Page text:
Fantasy Map Picture

Over the past couple years, I've gotten into the habit of drawing maps for my made-up settings. Of course, that's sort of a waste of time if you jump from one fantasy world to another before actually doing anything with them (My old-west-ice-age setting, the greek-mythology setting, etc...) So, I figure I may as well post this before I switch settings once again. Its a map of your typical medeval fantasy world, home of Elves, Dwarves, and the like...But I'd like to think I've put a unique twist on a few of the races.

I don't really have a name for the place, yet, but...

In the center of the map we have Gol'Hol, the land of the dwarves. It is in the middle of the known world, a 'Middle Kingdom', if you will, because I've decided to make the Dwarves vaguely Chinese. Goh'Hol is the workshop of the world, famous for its metalworking and other crafts. Its also highly bureaucratic, and slightly dysfunctional, with highly 'educated' government officials having the final say in every facet of life. (Did you know that one point in ancient China, the government had a monopoly on alcohol? Imagine: the DMV brewing your beer. There is a story just waiting to come from that set-up!) Lots of mountains, lots of tunnels and big cities, and a lot of your usual Dwarvish stuff...

To the northeast, the land of Aksalal, the land of the Elves. A mix of the giant trees of the pacific northwest, and the culture of southeast asia. A god-king, circular cities with a sacred tower in the center of it.... Wet and rainy, and did I mention giant trees? Elves and trees. You know what to expect. Also, Elves are the great mariners of the setting.

In the southeast, the island of Chova, home of the Drow. The Drow will be inspired by various Meso-American cultures. Like the Maya/Aztecs, they will practice lots of human-sacrifice to keep the volcanoes (of the nearby 'Ashlands') at bay. They will have ballcourts, eat potatoes, and live on the terraced highlands. And like Inca, they will practice the royal tradition of 'Panaqa,' where the dead king's mummy gets to keep the land he conquered, leaving the living king with the right to rule, but not so much land to rule over. Thus, each new king has a lot of incentive to conquer new lands....

In the Southwest, the empire of the Yurodu, home of the Uruks. Who are ciphers for the people of ancient Uruk, and a lot of empires of the ancient near east. Though the Uruks are the dominant race, there are many different races in the Yurodu empire, whose loyalty is assured because whenever a new people are conquered they are separated from their elites and 'deported' (aka, moved and forcibly re-settled) onto new lands on the other side of the empire, for whom they have only the god-emperor to thank. You might notice a trend here--it's kind of a dysfunctional system.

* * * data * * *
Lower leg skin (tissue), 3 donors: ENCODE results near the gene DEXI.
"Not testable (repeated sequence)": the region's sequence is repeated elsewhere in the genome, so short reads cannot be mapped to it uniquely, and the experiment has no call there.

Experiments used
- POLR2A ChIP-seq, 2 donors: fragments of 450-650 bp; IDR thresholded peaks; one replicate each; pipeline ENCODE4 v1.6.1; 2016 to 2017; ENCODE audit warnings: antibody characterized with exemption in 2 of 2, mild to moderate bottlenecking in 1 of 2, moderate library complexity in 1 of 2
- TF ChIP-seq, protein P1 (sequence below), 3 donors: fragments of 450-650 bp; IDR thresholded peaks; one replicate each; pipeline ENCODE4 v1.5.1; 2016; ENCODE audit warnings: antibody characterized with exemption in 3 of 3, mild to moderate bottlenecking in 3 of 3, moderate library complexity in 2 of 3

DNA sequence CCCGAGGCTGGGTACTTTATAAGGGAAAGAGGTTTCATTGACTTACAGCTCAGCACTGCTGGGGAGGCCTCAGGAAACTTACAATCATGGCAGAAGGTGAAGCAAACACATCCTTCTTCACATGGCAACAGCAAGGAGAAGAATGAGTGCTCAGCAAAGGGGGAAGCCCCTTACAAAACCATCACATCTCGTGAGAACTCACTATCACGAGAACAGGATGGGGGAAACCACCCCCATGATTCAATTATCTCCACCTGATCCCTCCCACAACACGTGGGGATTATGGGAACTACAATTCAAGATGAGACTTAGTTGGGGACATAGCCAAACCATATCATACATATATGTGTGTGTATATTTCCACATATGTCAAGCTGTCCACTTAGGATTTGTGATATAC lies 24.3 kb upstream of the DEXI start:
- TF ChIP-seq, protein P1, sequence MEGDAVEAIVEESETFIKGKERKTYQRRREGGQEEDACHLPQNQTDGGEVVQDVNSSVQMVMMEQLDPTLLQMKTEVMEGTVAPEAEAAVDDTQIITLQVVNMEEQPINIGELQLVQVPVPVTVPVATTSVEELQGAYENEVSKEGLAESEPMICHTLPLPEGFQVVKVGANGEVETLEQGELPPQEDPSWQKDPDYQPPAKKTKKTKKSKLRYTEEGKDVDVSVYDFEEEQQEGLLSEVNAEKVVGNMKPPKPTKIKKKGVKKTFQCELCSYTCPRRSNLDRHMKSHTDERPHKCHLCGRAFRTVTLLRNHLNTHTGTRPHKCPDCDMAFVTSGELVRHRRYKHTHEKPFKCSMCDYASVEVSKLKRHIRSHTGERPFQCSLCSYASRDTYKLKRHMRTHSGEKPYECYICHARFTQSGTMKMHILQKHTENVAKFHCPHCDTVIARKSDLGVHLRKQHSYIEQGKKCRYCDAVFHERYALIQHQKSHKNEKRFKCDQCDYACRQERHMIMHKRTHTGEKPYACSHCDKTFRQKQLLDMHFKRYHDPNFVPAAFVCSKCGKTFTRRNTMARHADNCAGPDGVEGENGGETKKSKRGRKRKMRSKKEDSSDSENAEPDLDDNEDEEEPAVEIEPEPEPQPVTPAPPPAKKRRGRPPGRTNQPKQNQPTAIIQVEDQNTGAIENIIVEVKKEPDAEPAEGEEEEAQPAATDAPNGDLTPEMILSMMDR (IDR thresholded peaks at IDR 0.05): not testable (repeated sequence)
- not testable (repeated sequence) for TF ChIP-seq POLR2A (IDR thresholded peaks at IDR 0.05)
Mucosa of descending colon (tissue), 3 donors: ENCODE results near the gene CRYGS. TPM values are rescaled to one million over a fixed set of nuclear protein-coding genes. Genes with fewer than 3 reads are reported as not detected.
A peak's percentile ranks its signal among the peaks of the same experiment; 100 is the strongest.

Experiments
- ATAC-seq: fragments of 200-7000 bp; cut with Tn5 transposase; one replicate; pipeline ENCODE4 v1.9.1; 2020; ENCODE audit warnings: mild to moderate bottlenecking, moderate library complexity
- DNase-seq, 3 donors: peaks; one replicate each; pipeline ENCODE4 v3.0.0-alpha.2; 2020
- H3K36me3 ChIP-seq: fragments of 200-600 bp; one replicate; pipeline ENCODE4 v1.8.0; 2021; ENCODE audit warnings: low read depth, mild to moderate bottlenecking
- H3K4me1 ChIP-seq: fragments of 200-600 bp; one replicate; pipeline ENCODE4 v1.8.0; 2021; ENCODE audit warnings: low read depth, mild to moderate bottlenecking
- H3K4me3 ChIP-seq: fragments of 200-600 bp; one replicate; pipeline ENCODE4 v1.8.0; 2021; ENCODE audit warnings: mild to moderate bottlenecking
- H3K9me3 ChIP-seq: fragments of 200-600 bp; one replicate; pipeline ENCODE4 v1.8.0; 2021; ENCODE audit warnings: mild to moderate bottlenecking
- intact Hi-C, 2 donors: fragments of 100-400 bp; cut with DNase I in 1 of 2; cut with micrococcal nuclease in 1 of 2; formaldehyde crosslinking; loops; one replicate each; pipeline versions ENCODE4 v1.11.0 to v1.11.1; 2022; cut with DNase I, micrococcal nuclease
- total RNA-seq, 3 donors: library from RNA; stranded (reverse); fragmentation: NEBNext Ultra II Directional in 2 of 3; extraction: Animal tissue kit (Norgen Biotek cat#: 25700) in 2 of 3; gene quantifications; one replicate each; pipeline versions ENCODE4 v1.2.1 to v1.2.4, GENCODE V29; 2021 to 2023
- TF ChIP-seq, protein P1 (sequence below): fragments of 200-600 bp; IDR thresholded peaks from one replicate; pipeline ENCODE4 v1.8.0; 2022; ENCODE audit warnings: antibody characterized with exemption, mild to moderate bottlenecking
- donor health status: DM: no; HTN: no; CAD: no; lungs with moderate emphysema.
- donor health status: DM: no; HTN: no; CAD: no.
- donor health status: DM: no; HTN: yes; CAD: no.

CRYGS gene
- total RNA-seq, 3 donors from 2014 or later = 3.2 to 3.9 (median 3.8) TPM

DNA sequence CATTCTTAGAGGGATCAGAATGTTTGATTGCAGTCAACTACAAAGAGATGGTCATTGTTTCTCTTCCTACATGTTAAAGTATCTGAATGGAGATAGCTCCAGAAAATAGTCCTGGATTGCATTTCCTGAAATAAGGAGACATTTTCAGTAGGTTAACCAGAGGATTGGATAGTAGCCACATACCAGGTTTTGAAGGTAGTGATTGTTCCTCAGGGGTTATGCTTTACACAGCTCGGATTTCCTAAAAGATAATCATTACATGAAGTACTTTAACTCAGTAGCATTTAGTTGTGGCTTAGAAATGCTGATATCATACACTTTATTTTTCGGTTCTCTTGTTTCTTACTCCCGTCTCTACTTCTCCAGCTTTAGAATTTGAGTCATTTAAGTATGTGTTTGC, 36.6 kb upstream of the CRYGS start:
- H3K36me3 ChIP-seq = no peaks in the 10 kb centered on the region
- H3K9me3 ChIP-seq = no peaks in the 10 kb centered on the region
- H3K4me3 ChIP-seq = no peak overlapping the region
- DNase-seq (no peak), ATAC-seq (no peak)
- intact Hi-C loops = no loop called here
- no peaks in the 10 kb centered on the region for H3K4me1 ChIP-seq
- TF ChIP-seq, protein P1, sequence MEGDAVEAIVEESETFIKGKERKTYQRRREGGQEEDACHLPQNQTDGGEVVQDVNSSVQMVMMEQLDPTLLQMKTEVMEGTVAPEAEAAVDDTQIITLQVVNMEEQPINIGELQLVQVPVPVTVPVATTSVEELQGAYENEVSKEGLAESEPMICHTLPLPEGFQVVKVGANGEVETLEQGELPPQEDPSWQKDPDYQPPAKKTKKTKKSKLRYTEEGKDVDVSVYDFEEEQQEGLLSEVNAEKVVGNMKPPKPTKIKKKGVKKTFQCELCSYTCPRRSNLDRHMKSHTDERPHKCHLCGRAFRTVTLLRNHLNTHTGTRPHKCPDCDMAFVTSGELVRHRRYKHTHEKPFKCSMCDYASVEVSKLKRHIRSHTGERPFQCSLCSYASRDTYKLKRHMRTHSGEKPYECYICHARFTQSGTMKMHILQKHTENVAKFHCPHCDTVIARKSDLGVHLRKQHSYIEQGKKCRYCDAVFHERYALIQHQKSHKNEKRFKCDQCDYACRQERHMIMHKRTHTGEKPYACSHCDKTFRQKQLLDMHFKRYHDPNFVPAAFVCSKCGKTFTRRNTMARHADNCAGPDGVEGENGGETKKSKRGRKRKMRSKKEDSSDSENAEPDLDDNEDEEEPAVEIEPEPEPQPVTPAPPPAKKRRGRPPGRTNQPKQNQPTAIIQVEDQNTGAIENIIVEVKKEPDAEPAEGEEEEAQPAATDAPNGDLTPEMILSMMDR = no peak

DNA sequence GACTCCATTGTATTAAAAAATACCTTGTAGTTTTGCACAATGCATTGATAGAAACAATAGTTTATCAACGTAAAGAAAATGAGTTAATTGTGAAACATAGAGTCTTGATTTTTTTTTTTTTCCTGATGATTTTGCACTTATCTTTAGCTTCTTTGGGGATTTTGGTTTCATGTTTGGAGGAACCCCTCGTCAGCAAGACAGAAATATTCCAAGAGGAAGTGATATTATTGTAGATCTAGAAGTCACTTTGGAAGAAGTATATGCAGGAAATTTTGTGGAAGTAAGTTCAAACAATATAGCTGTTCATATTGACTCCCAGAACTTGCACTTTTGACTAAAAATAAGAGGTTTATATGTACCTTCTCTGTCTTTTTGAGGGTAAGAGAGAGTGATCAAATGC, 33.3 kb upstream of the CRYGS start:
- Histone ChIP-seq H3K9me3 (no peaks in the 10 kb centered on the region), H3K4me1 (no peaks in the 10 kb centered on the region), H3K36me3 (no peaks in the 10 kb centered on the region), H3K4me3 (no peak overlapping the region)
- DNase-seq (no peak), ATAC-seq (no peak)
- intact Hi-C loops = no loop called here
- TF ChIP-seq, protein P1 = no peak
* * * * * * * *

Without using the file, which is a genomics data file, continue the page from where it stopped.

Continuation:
And, to the northwest, the land of Basican, home of the Magnons. (Cro-Magnons, aka, Humans) Now, when I decided to make the Dwarves Chinese, I had the urge to make the humans into steppe-nomads. (Mongols and such, undisputed masters of the horse) And yet, every instinct I have says to make the humans a cypher for medeval Europe. ...So to compromise, I'll do both! Most people are European peasants, ruled over by a mounted elite. A horse-archer elite, rather than super-armored knight. (or Ka-Nate, Khanate, or however you choose to mis-pronounce that word) And in keeping with the dysfunctional nature of most regimes, Basican is only nominally led by a king, but is essentially ruled by a myriad of petty princes. Petty princes whose realms overlap, ensuring that most peasants owe fealty to multiple lords at the same time. And the princes aren't necessarily Magnons. Some might be wizards, some might be dragons....Doesn't that sound like fun?!

...And as a sop to the steppe-nomad inspiration, there are genuine steppe nomads (and a silk-road of sorts) lurking just off the map to the west.

Also, there are the Ashalnds, an especially seismically-active area ringed on all sides by volcanoes, and invaded so often that no independent power can ever arise there. Because every setting needs a place for all the other places to dump on...




...Well, drawing (and redrawing, and redrawing) the map was fun. Hopefully I'll stick with the setting long enough to make it meaningful. And who knows, maybe I'll even name the setting someday!
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